Team selection gave Sri Lanka the edge
The West Indies, overwhelming underdogs before the bell, returned to their corner after the first round in Galle pleased to be ahead on points. They took early command and forced their favoured opponents, on home territory, to defend for survival. But for a few missed chances, they would have shaken the Sri Lankans even more, but they simply didn't have the punching power to deliver an early knockdown.
For all but a brief, early period, they were the ones on the receiving end when the second round ended on Saturday at the Premadasa Stadium. But for the weather at the tail-end of the annual monsoon season in Sri Lanka reducing the match's allocated 450 overs to 212.5, they would certainly have been flat on their backs and seeking resuscitation prior to the third and final round that starts on December 1 in Kandy.
Several factors brought about the transformation, which confirmed the ICC Test rankings of Sri Lanka at No.3 and the West Indies at No.7. The most telling was selection. The West Indies made just the one change. In hindsight, and given the conditions, it was wrong, if understandable.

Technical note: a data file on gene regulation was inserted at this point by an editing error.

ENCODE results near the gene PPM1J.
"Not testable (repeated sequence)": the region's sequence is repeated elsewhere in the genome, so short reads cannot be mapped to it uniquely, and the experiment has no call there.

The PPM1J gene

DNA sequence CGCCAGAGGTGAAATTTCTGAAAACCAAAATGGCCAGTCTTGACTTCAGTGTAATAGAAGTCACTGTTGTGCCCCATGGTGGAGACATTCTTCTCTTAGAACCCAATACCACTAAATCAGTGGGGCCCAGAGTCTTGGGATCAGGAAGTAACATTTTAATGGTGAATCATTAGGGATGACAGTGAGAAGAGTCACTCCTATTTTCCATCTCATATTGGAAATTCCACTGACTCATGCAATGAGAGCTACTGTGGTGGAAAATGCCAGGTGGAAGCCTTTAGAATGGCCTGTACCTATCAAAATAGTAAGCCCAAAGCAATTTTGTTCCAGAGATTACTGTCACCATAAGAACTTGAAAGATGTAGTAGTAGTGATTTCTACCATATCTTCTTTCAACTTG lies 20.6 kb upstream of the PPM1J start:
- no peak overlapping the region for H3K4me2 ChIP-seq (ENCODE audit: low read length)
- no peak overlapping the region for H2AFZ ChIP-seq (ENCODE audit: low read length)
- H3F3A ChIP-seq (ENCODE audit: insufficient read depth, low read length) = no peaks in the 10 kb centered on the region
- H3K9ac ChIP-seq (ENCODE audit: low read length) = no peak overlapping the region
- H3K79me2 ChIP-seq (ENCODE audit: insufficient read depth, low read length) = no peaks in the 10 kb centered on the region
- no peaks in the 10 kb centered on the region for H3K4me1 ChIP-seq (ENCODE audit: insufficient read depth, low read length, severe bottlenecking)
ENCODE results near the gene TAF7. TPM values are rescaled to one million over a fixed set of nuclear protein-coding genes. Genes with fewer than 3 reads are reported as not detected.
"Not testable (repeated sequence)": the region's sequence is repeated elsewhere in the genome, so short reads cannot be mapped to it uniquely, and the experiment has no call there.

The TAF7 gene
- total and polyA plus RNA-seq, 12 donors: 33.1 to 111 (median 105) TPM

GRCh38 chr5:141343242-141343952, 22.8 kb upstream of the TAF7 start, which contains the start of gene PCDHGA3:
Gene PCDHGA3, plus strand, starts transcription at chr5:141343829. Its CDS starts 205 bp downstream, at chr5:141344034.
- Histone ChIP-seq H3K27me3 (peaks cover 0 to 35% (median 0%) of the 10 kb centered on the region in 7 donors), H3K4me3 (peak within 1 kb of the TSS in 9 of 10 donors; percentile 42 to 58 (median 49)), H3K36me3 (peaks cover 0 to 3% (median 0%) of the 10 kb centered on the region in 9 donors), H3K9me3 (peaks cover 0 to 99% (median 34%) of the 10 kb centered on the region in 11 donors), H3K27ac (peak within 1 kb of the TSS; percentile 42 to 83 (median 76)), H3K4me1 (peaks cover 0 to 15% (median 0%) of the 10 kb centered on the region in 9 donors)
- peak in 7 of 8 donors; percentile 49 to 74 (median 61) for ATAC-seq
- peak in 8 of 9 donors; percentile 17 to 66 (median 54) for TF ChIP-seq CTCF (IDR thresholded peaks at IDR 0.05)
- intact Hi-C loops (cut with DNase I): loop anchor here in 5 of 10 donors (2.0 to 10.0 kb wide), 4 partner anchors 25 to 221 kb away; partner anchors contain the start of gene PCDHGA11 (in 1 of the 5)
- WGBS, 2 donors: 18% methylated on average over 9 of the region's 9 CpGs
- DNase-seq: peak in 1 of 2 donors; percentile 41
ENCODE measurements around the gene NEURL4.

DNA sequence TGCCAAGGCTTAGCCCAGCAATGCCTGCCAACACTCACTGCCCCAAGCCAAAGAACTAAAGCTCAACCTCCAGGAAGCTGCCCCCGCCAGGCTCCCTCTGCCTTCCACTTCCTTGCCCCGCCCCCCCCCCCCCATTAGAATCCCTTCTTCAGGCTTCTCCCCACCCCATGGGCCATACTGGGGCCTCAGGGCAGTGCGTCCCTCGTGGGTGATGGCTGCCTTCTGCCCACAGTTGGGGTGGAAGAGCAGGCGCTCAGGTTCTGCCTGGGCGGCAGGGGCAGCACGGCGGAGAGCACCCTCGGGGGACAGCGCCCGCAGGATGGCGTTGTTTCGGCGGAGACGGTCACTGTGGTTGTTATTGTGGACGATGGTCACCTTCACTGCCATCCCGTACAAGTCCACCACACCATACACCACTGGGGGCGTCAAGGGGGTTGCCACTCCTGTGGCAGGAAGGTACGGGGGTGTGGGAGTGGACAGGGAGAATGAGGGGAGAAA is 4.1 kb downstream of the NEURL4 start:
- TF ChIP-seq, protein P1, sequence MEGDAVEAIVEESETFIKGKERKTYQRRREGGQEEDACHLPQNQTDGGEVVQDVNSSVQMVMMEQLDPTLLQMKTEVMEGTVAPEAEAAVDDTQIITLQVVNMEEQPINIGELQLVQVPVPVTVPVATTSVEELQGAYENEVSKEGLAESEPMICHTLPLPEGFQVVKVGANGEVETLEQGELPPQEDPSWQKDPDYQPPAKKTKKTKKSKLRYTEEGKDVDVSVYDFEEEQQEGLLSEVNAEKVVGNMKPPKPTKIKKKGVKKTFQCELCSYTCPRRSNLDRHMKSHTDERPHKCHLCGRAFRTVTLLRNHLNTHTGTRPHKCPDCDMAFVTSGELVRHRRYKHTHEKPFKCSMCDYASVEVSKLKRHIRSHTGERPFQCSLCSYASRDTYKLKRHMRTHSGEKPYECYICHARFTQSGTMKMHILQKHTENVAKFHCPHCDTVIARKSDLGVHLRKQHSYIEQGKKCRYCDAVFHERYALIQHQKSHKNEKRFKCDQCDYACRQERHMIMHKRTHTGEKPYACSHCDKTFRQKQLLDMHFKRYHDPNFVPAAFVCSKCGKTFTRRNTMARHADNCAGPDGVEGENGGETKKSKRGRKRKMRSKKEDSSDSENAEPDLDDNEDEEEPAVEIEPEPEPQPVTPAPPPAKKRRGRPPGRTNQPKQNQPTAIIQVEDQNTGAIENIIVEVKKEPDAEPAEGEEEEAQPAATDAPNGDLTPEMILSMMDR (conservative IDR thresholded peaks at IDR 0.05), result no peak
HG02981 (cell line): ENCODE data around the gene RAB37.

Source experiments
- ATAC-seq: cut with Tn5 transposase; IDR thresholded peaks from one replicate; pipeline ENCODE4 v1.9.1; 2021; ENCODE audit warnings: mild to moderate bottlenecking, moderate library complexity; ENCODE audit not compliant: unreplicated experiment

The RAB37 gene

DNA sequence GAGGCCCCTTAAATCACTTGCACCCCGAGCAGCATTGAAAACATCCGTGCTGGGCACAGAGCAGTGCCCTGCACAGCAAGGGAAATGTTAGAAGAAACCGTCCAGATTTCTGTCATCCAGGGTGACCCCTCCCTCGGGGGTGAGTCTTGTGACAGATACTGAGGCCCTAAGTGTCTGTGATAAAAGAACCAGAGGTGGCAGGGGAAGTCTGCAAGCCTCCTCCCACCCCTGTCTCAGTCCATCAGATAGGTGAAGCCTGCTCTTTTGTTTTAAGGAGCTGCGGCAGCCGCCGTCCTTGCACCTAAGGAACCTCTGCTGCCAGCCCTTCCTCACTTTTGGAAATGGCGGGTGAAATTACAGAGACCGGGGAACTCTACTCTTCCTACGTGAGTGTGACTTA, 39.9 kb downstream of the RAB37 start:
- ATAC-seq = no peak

Sri Lanka, shaken by their Galle experience, had three. They made all the difference. Between the Tests, the West Indies were taken aback by the umpires' report on Shane Shillingford's action, since two of the officials involved, Steve Davis and Asad Rauf, presided over him without a quibble in West Indies' home series against South Africa in June.
Captain Darren Sammy and coach Ottis Gibson, naturally, publicly stated their support for their new offspinner. All things being equal, he deserved to keep his place and he did. Since Sulieman Benn, who was unavailable for the first Test due to a one-match suspension, returned, it meant that Andre Russell had to make way.